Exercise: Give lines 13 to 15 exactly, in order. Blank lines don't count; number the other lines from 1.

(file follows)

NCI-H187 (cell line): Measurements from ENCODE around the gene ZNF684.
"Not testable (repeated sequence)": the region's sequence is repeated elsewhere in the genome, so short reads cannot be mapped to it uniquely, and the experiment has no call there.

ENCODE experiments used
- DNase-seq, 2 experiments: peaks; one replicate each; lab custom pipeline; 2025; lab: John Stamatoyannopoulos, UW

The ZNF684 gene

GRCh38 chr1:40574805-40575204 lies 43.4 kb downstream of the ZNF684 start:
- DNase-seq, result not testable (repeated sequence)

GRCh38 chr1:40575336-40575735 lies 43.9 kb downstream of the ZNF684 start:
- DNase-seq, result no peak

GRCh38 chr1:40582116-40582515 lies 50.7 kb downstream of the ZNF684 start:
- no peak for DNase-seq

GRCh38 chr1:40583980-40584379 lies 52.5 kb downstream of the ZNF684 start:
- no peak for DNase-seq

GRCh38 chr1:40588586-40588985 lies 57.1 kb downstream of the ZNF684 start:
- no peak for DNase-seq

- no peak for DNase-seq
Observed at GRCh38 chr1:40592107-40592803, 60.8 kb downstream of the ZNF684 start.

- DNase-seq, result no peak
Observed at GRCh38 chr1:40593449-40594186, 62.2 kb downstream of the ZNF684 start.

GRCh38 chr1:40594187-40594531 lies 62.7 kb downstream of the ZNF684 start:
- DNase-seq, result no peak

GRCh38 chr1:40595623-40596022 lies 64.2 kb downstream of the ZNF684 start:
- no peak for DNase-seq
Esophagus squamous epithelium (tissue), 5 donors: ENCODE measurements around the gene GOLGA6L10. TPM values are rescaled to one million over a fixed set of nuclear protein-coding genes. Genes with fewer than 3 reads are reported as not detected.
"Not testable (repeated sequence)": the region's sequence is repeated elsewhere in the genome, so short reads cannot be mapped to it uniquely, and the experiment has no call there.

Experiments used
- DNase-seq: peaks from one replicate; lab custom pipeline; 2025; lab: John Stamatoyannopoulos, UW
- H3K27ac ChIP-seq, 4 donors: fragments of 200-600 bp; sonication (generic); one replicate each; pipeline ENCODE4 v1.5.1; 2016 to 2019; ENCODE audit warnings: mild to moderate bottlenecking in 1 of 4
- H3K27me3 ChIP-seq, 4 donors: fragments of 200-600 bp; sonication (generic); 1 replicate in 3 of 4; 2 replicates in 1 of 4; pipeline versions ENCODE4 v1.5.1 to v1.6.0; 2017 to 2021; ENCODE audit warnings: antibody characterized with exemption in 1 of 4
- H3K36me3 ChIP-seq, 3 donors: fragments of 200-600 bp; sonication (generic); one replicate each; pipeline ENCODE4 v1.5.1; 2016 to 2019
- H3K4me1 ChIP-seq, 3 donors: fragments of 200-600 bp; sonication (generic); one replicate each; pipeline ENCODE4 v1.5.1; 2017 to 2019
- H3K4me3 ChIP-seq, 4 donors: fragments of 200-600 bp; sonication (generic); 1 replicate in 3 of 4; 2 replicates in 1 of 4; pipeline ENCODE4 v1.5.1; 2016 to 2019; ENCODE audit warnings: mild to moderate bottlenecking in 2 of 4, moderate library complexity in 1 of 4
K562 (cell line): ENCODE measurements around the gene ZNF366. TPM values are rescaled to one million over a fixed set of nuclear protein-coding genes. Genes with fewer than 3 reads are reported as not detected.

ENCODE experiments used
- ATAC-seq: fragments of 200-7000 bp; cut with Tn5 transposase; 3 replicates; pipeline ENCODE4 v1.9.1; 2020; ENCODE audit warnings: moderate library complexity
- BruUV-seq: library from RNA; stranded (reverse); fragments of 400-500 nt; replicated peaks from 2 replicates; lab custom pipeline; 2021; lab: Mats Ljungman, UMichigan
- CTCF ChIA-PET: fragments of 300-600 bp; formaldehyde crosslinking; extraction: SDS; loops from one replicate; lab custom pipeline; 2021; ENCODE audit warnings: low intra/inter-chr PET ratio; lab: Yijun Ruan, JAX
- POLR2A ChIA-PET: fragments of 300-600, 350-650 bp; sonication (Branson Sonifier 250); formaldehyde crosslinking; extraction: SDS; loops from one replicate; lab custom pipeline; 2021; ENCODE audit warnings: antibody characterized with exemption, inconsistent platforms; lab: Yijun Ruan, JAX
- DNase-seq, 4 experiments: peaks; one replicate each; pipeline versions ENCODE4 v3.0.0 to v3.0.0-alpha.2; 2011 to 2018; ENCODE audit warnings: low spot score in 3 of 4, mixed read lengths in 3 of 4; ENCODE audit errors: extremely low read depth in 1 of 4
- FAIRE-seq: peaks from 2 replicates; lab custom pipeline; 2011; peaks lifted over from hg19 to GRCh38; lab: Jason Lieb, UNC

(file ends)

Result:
- no peak for DNase-seq

GRCh38 chr1:40588586-40588985 lies 57.1 kb downstream of the ZNF684 start:
- no peak for DNase-seq